Hedge of hope
Having our doors closed has forced us to think outwards, writes Rashell Beya, minister of Broadway Baptist Church in Derby - and here's how we made a feature of a hedge we once wanted to cut down
As part of the major building project at Broadway Baptist Church in 2012-14, we really wanted to bring down the hedge that bordered our land. It wasn’t high but it felt like a barrier and despite the size of our building it was easy to walk by and not really notice the church. However, we were told it was protected and there was nothing we could do.
During lockdown when people couldn’t go far, suddenly we had visitors as families enjoyed using the carpark for skate and cycling practice, and occasionally people would enjoy the sun seated on the grass. Conversations started.
Christmas: another lockdown. A group got together with an idea: rather than the hedge being a blockage, let’s make it a feature and so the ‘hedge of hope’ was born and nativity scene made of enormous lengths of chicken wire were shaped by individuals and families. At night it was lit up.
We wondered how it would go down. Word soon spread and families and friends would come out to look at the hedge and have their photo taken with the figures, while cars slowed down to look. On Christmas Eve we piped carols from underneath the hedge to add to the festive nature and were able to chat at a distance. There were many comments of appreciation of the joy it brought people on this particular Christmas.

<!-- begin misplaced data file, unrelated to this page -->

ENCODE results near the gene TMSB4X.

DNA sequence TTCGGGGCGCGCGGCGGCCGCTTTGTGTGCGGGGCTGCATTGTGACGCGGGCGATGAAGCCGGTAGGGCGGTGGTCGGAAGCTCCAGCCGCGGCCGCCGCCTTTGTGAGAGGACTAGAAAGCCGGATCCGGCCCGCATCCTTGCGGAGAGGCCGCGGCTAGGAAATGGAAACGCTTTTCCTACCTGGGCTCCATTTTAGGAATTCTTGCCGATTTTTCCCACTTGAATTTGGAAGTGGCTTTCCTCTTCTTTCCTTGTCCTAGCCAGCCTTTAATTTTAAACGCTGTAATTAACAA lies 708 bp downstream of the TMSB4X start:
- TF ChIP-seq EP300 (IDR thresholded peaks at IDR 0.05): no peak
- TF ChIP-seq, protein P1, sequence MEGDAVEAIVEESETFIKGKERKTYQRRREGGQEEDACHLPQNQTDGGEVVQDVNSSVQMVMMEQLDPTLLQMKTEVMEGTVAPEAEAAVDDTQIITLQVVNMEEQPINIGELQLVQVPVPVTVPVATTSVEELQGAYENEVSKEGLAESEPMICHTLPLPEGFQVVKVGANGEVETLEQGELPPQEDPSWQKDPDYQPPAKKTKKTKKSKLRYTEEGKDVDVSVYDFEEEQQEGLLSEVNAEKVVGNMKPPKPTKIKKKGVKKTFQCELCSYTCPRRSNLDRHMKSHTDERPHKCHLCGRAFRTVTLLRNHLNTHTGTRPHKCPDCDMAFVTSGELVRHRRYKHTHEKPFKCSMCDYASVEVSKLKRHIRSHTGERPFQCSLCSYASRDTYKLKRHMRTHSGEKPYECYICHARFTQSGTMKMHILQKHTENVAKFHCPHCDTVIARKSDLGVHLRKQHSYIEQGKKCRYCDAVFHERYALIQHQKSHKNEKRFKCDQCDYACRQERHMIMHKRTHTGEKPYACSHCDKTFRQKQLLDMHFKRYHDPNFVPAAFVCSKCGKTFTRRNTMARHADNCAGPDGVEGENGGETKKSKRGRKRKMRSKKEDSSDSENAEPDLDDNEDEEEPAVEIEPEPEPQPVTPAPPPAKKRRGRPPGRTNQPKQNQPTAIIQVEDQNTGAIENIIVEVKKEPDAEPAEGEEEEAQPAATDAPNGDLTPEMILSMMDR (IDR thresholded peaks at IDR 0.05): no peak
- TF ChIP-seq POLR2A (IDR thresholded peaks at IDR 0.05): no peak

So what next?
We planned for Valentine’s Day: ‘All you need is love’ to go with an enormous heart with messages from the local primary school of what love meant to them and a banner ‘Surprised by love’. An opportunity to tie a ribbon in the hedge to remember someone special. What did love mean for them?
It then morphed into a practical demonstration of love with a telling of the story of the Good Samaritan. Again people were talking about it and stopping us in the street to talk about it.
‘Such Love’ was our Easter theme, making use of an artistic piece of wrought iron that a member had made about 20 years ago and is on the wall inside the church. Jesus carried his cross on the hedge until Easter Sunday when a retelling of the Easter Story was again on the hedge. Again there have been many comments of how much people have enjoyed seeing the hedge displays, having the opportunity to participate in small acts of reflection and asking what next.
For now, the hedge is having a break, but it has helped the church up to see the potential of all our space not just what happens inside. Inspired by the Bible Society’s Psalm 23 Garden, a group is working on making the front garden a welcome community space for rest and reflection. A couple of strategically placed benches quite near the boundary are making it an attractive stop for a socially distanced chat, and green-fingered neighbours are enjoying making suggestions and offering plants as people are also preparing pebble prayer stations.
It is a small thing that we have done at one level, but by having our doors closed it has forced us to think outwards. We are in a residential area, opposite a retirement village, and have a number of people walking past, especially with dogs to the large parks at either end of Broadway. We have made more impact by a light-hearted presence than when we are busy with activities inside.
We have also demonstrated ourselves to be a caring, connected, creative group of people who are interested in others in practical ways too: being a drop off point for the foodbank food, recycling drop off for baby pouches and part of the city’s community support network for neighbours.
In all these ways we are making connections with our community as we pray how to develop them so that God’s Kingdom may come and blossom in this part of Derby.
The Revd Rashell Beya is minister of Broadway Baptist Church, Derby